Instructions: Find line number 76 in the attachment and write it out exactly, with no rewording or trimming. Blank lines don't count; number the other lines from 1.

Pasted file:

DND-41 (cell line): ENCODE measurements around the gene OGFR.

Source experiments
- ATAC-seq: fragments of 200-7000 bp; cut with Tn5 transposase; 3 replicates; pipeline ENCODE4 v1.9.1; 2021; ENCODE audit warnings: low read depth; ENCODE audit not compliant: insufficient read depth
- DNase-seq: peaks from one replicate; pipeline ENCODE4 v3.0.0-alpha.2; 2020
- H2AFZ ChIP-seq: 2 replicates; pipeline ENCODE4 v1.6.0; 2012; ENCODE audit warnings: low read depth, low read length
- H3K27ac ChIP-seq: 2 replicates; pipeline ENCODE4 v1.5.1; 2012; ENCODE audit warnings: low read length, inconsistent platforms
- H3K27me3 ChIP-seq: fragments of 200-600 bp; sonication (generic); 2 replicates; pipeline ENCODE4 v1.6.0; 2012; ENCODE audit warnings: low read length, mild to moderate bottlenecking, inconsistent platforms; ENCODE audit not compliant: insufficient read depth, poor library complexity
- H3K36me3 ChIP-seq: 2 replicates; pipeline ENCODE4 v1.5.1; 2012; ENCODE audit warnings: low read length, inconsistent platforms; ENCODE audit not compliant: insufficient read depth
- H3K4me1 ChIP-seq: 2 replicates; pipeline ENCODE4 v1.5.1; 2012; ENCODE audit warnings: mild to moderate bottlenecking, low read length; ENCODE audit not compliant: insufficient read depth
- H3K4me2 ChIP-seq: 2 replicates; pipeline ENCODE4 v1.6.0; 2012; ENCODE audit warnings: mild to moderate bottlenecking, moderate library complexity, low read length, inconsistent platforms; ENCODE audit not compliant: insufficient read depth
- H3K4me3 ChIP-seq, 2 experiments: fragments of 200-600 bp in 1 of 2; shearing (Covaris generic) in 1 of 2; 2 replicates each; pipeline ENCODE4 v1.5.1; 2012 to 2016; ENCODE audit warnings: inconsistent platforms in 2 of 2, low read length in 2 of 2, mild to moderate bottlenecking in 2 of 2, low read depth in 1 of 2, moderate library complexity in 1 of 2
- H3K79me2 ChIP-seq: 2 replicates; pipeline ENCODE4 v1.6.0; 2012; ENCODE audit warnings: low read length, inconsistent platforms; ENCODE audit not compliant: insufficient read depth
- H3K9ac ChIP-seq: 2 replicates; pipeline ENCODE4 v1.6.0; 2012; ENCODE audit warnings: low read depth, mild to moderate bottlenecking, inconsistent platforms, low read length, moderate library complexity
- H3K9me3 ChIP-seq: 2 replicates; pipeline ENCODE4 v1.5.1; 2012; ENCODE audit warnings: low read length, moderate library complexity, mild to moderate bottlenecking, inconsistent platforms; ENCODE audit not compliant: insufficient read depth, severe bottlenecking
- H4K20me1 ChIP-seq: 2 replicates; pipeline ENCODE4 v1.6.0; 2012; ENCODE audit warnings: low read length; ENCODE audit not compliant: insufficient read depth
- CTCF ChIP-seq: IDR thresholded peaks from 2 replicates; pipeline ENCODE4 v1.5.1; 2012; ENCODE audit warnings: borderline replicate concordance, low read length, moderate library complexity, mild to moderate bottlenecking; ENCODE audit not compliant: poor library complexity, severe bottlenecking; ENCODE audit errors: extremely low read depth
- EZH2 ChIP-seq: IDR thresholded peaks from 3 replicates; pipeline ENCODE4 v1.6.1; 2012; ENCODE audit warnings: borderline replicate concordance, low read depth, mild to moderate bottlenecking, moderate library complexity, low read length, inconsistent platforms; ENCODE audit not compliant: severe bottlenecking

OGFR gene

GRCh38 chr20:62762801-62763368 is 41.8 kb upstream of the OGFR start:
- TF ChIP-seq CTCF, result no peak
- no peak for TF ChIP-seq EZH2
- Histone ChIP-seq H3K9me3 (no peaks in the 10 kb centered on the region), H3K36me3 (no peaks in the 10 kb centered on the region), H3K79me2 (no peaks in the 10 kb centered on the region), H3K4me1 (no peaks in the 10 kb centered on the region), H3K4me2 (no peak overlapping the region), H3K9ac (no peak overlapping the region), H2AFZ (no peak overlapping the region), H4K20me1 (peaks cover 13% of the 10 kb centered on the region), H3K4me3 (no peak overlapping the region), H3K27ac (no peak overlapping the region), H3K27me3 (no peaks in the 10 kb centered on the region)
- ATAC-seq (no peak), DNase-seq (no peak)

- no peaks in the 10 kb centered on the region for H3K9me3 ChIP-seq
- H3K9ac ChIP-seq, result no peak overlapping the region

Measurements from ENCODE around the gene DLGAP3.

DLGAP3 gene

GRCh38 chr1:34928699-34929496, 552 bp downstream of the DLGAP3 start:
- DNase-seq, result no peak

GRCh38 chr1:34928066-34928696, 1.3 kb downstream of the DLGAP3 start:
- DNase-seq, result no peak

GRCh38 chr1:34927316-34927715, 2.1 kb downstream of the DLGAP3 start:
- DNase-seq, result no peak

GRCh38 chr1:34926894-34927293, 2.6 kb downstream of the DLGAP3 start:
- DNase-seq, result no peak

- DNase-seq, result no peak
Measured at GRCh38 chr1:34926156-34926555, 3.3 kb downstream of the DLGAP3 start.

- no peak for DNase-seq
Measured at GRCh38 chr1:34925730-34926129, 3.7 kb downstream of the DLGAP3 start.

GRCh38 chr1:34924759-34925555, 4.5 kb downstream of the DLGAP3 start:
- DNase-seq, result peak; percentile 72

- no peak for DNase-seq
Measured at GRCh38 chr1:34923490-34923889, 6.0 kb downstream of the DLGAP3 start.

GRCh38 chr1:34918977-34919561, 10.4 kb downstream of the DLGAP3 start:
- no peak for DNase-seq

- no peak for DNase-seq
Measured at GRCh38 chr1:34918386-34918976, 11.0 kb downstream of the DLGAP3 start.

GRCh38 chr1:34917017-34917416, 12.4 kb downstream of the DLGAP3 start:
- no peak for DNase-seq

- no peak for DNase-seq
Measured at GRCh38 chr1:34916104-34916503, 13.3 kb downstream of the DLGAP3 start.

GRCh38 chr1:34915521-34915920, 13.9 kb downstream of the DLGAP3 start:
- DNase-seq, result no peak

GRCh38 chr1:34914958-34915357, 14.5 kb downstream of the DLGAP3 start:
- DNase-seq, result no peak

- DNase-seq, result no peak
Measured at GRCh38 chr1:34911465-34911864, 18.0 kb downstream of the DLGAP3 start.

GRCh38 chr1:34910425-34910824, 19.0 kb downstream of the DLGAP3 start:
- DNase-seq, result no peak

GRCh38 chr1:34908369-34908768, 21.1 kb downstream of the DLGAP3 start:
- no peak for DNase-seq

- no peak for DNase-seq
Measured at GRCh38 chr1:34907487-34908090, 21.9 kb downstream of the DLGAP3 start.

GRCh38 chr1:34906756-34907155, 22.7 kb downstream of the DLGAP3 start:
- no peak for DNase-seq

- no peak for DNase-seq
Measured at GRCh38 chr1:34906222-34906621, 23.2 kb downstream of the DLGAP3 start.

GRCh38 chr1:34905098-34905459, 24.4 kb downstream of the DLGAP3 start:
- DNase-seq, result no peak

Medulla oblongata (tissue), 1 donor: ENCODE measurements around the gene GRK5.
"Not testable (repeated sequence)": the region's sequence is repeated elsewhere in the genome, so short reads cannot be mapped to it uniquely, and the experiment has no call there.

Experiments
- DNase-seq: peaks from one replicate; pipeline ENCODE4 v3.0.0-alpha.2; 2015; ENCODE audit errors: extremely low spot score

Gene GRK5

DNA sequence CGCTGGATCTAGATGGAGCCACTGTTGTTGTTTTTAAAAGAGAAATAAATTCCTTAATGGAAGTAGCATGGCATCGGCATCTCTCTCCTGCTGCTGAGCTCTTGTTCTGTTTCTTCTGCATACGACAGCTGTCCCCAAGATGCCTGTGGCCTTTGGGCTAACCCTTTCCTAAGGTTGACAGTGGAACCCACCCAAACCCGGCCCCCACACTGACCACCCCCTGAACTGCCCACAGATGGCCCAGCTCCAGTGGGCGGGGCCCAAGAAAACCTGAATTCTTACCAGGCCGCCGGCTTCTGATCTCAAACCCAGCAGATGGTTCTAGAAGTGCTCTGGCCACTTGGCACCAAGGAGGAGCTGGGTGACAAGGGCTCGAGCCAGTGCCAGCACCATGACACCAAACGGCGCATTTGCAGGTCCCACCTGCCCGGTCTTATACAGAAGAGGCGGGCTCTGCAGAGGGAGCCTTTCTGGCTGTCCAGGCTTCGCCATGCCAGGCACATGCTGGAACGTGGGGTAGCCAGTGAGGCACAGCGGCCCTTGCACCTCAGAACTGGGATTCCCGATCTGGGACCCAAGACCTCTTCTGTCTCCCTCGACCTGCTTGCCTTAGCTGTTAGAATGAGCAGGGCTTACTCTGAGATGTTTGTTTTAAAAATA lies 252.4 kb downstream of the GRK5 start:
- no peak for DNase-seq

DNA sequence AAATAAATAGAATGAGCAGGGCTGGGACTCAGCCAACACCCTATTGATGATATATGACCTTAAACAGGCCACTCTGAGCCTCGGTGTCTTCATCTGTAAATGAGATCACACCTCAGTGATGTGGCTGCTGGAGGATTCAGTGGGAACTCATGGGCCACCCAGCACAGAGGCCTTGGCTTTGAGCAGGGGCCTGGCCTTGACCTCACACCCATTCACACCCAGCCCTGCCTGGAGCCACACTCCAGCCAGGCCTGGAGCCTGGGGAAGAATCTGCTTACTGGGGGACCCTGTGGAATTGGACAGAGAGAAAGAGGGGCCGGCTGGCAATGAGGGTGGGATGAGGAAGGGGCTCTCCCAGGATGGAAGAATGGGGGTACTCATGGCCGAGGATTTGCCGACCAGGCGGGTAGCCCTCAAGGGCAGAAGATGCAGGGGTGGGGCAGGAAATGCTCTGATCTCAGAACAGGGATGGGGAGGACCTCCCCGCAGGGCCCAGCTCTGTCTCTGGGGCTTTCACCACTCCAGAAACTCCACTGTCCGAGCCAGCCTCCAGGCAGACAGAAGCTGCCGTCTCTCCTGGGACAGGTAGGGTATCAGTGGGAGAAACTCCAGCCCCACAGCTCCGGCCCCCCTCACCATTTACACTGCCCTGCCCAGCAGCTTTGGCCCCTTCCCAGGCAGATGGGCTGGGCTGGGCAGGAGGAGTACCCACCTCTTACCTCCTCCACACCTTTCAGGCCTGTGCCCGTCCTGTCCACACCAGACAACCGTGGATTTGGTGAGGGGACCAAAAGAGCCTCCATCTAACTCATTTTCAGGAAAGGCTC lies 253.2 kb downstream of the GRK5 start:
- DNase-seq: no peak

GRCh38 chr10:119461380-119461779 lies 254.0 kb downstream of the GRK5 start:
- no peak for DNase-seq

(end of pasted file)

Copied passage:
- no peak for DNase-seq